Steinborn, who introduced similar proposals nine times from 2013 to 2021, said he plans to do so once again next year.

“We can’t afford to have anything other than the highest-quality leaders running our schools, hiring our university presidents,” he said. “So, yeah, we’ll keep fighting.”

Majority Support Despite Standstill

At the Rules Committee hearing for the resolution earlier this month, Mark Moores, a Republican and co-sponsor of the legislation, said there have been “some very political appointees” approved for state college governing boards in the past, who have “caused some tension.”

There has been heightened public interest in New Mexico State University’s board since the university paid an $8 million settlement last year following civil lawsuits by two members of the men’s basketball team who said they were hazed and sexually assaulted by teammates.

At the same time the settlement was being made, the university’s director of athletics, Mario Moccia, received a five-year contract extension and a raise of almost $72,000 over the course of those five years, boosting his annual salary to $371,800 this year and eventually to $425,000 by 2027.

The Board of Regents took no action in response.

Western New Mexico University’s regents also prompted concern and public criticism when they allowed university president Joseph Shepard, his wife and the chair of the board to spend university funds on trips to Greece, Spain and Zambia. The president says the trips were intended to attract international students, but local reporting by Searchlight New Mexico showed no cost-benefit analysis was conducted to gauge the value of trips abroad.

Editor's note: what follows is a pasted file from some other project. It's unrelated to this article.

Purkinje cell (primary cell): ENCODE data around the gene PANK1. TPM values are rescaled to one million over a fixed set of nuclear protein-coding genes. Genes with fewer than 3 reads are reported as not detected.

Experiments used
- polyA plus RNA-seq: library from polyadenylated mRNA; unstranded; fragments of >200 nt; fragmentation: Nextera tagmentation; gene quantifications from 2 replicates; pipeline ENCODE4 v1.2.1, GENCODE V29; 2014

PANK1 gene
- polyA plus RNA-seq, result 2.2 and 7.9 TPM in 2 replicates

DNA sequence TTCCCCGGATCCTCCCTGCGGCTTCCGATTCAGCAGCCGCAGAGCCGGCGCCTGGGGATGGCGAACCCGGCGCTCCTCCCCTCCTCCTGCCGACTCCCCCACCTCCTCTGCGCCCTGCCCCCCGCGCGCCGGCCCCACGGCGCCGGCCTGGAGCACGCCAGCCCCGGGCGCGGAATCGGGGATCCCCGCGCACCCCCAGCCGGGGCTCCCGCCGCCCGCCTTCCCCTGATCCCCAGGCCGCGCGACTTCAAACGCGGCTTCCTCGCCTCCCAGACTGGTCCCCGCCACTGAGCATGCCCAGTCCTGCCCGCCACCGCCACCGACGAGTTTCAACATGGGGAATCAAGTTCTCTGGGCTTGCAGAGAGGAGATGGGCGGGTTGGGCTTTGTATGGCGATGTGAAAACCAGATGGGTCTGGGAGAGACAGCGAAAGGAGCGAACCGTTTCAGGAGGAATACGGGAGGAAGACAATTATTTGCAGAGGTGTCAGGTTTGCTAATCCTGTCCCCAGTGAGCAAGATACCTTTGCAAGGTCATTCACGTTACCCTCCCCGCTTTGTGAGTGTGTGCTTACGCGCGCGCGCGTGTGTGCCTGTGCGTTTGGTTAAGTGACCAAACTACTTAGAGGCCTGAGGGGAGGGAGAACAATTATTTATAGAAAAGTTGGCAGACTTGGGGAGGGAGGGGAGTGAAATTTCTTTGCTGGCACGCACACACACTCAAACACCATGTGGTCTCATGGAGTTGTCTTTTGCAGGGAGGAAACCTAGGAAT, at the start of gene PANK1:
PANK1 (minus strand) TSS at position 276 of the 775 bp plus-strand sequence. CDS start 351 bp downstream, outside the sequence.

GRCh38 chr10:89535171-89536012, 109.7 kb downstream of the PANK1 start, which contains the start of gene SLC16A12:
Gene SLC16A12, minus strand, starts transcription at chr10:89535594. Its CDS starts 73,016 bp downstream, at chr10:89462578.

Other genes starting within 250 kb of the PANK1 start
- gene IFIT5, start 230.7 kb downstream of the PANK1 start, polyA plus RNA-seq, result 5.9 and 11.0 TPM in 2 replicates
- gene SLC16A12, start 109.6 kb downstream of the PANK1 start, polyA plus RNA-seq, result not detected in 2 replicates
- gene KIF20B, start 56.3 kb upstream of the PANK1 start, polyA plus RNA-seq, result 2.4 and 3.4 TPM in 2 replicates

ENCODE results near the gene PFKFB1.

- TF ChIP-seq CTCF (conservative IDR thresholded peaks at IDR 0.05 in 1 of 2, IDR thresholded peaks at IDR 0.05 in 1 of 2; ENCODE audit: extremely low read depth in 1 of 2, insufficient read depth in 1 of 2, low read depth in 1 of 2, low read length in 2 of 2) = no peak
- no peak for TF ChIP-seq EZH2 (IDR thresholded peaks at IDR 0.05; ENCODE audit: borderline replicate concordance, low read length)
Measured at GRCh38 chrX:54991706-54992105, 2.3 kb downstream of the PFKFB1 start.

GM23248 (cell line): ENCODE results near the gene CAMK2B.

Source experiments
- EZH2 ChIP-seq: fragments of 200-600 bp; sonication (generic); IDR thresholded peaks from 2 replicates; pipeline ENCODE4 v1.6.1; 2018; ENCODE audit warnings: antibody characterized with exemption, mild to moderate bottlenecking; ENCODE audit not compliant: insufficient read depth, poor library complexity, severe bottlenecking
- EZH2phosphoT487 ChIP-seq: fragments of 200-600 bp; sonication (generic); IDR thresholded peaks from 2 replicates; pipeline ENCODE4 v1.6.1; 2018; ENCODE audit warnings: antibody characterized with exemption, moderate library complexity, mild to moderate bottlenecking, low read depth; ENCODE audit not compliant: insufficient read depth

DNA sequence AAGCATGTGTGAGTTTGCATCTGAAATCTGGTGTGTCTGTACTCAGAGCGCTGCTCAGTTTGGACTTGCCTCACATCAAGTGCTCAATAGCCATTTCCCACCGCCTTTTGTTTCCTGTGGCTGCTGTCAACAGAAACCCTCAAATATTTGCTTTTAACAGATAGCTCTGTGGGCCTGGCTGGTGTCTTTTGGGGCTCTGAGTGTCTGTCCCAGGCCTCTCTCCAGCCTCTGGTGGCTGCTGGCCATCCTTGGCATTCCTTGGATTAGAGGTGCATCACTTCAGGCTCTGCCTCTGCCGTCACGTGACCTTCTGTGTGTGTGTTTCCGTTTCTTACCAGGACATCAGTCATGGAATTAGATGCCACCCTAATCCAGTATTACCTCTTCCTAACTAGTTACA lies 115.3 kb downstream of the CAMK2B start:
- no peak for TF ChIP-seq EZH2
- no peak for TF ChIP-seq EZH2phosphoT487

Senator Greg Nibert, a Republican and ranking member of the Rules Committee, said there would be value in “embedding local knowledge” in the board member selection process. The resolutions’ sponsors say it would likely include university faculty, administrators and staff, among others.

“Sometimes we have individuals that are being nominated that have no connection or prior understanding of the institution,” Nibert said. “We need some of that connection.”

Of the two Democratic senators who opposed adding an advisory committee to the process, only one, Gerald Ortiz y Pino, spoke at the hearing.

“I’m not sure this isn’t a solution in search of a problem,” he said.

Kim Sanchez Rael, chair of the University of New Mexico board, also opposed the idea.

“I feel like there is already a constitutional check and balance,” she said, referencing the requirement of Senate approval to appoint any one of the governor’s regent nominees. The addition of a nomination committee creates an unnecessary level of complexity and bureaucracy, she said.

‘Return on Investment’

Hawaii, Massachusetts, Minnesota, North Dakota and Virginia have implemented independent nomination committees for their public universities similar to the one proposed in New Mexico. Chaffee, from AGB, hopes more states will follow suit but said in addition to providing guidance on who should be nominated to boards, lawmakers must also be sure to provide guidance on what qualities the committees should look for in board nominees.

“It really is helpful if there’s a state philosophy about why we fund higher education that outlasts individuals in office,” she said. “And that can be institutionalized. If there’s a charter for the nominating committee, it provides a longer-term thread even when the people in the nominating committee change.”